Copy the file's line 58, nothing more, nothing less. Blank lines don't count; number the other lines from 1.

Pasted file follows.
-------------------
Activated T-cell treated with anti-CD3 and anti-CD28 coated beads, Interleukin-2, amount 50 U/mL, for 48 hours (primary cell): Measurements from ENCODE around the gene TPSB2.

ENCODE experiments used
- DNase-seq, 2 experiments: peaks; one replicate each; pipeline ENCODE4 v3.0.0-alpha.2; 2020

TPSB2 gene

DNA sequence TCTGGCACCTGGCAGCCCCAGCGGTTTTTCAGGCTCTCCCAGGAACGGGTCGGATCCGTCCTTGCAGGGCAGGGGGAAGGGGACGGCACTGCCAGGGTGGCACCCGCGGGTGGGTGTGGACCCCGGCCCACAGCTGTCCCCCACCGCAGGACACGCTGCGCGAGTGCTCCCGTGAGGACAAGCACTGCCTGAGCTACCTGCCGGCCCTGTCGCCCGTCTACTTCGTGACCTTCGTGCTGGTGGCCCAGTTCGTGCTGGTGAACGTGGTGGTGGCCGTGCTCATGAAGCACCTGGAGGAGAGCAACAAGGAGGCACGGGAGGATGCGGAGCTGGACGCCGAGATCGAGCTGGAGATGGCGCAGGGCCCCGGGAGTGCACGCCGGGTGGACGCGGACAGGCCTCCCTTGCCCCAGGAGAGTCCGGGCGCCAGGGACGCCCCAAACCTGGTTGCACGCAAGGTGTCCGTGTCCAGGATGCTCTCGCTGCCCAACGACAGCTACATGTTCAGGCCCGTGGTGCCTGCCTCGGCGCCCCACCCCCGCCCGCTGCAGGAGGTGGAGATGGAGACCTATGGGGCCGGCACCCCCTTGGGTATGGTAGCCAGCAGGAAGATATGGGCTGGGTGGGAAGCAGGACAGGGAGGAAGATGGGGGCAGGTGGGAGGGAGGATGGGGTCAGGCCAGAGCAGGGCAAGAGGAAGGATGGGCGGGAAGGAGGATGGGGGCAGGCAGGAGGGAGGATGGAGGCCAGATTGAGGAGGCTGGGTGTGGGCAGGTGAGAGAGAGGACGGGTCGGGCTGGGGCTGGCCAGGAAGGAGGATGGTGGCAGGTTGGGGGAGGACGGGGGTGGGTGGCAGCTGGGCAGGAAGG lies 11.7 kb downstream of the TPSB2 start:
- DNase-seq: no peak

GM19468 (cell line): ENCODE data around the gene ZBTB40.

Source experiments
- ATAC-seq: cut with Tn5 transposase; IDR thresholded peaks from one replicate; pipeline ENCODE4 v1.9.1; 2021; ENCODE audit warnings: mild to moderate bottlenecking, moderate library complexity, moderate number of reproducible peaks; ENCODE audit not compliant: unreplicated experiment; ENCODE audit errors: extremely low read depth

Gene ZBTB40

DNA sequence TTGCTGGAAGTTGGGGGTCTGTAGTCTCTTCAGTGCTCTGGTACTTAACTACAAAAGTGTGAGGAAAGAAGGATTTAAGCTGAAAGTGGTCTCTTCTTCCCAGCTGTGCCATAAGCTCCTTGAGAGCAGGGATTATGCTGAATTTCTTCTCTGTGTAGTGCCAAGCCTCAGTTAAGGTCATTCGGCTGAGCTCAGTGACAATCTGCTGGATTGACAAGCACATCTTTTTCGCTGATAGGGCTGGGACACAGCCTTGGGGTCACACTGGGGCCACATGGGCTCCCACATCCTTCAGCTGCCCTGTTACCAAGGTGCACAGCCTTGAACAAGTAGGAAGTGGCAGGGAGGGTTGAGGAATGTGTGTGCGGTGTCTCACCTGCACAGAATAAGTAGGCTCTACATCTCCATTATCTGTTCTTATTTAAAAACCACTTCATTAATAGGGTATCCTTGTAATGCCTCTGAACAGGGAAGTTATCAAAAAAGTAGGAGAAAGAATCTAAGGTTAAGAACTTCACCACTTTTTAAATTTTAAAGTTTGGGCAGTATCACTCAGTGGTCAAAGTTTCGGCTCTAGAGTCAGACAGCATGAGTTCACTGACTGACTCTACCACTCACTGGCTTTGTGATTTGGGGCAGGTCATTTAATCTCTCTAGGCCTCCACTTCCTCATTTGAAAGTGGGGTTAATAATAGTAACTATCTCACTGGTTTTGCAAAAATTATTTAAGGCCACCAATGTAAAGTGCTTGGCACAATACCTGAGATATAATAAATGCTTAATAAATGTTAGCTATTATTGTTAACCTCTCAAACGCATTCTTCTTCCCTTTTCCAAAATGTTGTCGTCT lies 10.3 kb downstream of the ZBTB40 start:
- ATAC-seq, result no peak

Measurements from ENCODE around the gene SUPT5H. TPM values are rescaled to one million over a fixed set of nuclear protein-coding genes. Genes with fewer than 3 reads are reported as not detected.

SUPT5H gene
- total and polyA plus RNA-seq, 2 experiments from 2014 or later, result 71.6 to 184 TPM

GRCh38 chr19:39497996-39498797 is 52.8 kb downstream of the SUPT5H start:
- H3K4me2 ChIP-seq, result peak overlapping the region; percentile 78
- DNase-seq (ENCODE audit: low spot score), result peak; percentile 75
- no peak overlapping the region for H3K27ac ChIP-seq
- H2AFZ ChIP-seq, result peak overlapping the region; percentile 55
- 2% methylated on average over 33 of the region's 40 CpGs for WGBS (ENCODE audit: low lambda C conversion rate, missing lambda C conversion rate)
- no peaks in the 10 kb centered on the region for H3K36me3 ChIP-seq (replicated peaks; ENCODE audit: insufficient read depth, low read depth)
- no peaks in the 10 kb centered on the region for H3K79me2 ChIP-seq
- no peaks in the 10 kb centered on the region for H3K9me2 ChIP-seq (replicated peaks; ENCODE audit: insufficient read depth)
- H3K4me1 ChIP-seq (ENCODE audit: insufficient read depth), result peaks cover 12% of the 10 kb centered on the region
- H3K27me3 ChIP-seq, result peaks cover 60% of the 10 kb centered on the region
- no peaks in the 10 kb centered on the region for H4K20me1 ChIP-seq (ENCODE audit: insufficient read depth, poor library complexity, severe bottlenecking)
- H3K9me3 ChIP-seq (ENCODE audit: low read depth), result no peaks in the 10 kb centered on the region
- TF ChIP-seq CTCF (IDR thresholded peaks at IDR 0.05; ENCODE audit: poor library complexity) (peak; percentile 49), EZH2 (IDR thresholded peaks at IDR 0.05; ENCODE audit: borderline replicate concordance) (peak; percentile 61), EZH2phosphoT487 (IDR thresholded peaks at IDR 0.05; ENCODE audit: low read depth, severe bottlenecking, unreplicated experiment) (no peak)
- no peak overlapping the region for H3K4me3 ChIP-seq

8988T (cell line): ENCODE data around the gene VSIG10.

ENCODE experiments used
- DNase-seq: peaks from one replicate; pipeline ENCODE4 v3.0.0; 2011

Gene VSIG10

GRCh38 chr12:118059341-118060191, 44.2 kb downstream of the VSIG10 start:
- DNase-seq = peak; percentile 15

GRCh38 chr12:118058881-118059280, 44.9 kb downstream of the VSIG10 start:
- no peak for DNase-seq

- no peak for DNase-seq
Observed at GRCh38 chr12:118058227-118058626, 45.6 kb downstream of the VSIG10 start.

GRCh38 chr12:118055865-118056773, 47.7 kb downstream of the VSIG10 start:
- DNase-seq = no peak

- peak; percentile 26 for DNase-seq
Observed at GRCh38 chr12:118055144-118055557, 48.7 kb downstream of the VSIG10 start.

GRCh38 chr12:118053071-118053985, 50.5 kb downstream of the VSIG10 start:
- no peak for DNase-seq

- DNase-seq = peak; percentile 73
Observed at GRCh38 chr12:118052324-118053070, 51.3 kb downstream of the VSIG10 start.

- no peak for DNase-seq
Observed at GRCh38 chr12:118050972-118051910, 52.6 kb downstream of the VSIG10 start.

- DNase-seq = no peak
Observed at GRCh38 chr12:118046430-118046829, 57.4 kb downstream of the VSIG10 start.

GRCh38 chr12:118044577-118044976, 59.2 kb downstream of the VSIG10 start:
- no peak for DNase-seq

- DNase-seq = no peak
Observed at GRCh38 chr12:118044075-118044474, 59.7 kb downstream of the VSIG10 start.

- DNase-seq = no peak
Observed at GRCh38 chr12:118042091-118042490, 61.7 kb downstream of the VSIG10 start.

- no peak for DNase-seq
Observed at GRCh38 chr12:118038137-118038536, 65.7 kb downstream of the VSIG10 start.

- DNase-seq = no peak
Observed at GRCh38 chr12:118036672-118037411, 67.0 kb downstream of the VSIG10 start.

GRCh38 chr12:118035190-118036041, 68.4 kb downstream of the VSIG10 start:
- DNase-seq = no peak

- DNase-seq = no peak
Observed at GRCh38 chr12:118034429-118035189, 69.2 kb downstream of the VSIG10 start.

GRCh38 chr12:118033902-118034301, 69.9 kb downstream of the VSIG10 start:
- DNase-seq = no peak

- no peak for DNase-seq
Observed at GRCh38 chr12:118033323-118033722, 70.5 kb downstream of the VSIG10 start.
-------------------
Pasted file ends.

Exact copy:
Observed at GRCh38 chr12:118042091-118042490, 61.7 kb downstream of the VSIG10 start.